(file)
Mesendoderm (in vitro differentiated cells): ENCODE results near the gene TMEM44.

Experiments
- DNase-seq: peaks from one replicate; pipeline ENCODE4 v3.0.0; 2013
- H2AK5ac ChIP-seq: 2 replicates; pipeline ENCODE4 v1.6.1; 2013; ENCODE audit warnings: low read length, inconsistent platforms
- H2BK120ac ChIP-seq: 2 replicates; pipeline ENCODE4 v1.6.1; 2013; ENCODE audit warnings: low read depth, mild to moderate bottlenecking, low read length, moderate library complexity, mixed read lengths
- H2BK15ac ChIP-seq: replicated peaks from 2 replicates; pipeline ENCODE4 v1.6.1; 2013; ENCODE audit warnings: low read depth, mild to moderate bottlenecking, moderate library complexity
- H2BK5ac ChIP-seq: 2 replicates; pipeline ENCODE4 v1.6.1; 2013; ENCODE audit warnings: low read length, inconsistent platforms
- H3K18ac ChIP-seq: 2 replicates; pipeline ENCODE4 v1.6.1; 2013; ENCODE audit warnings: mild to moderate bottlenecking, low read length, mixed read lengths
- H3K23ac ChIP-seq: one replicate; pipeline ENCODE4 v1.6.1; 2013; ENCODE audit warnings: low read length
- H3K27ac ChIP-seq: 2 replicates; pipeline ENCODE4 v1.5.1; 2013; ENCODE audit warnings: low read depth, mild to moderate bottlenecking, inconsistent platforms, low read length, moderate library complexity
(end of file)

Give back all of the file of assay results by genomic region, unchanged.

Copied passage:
Mesendoderm (in vitro differentiated cells): ENCODE results near the gene TMEM44.

Experiments
- DNase-seq: peaks from one replicate; pipeline ENCODE4 v3.0.0; 2013
- H2AK5ac ChIP-seq: 2 replicates; pipeline ENCODE4 v1.6.1; 2013; ENCODE audit warnings: low read length, inconsistent platforms
- H2BK120ac ChIP-seq: 2 replicates; pipeline ENCODE4 v1.6.1; 2013; ENCODE audit warnings: low read depth, mild to moderate bottlenecking, low read length, moderate library complexity, mixed read lengths
- H2BK15ac ChIP-seq: replicated peaks from 2 replicates; pipeline ENCODE4 v1.6.1; 2013; ENCODE audit warnings: low read depth, mild to moderate bottlenecking, moderate library complexity
- H2BK5ac ChIP-seq: 2 replicates; pipeline ENCODE4 v1.6.1; 2013; ENCODE audit warnings: low read length, inconsistent platforms
- H3K18ac ChIP-seq: 2 replicates; pipeline ENCODE4 v1.6.1; 2013; ENCODE audit warnings: mild to moderate bottlenecking, low read length, mixed read lengths
- H3K23ac ChIP-seq: one replicate; pipeline ENCODE4 v1.6.1; 2013; ENCODE audit warnings: low read length
- H3K27ac ChIP-seq: 2 replicates; pipeline ENCODE4 v1.5.1; 2013; ENCODE audit warnings: low read depth, mild to moderate bottlenecking, inconsistent platforms, low read length, moderate library complexity